President Obama and his administration are putting forth efforts to ensure that their educational policies remain in effect even after their White House term is up.
Recently, the Obama administration announced its plan to invite states to renew their waivers from the No Child Left Behind Act, allowing them to extend policy guidelines until the 2018-2019 school year.
Under these educational guidelines, states will be required to implement a few new policies that will hold teachers and the school system more accountable for student achievement. For example, states will not be able to give top accountability ratings to schools who don’t close significant achievement gaps or graduation rate gaps, and states will be required to implement proper teacher evaluations based off student performance. Additionally, the guidelines will require that states have programs in place that prepare high school students to be both college and career-ready upon graduation in order to ensure they are well-equipped to be leaders in the workforce.
On Thursday, Nov. 13, Education Secretary Arne Duncan delivered a speech to the Council of Chief State School Officers in California to further detail the new guidelines and the option for states to extend their NCLB waivers.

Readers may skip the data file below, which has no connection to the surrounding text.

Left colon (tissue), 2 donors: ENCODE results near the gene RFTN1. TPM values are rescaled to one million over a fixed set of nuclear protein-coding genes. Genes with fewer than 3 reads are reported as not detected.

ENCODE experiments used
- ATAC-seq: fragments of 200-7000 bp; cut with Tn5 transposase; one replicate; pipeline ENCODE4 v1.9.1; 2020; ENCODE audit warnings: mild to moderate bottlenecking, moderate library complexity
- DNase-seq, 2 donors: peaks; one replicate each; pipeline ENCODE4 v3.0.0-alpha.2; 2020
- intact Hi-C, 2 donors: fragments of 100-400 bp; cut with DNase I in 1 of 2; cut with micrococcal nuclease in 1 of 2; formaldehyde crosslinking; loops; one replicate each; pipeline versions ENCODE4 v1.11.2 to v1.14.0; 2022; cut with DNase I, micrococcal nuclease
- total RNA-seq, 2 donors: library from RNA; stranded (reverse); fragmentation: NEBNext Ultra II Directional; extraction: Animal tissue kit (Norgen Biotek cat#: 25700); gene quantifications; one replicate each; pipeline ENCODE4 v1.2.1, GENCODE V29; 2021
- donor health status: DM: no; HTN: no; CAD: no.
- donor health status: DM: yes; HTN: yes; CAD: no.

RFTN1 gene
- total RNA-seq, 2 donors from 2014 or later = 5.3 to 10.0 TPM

The NCLB act was originally signed into law by former President George W. Bush. In 2007, the act expired and Congress made several unsuccessful attempts to rewrite the law. Four years later, in 2011, the Obama administration used their executive power to waive some of the law’s most controversial components in an effort to enforce tougher teacher evaluations and accountability systems that focus on educational growth.
Today, 40 states, as well as Washington, D.C. and Puerto Rico, are operating under the NCLB waiver implemented by the Obama administration, with the option to now extend their contract beyond the president’s current term.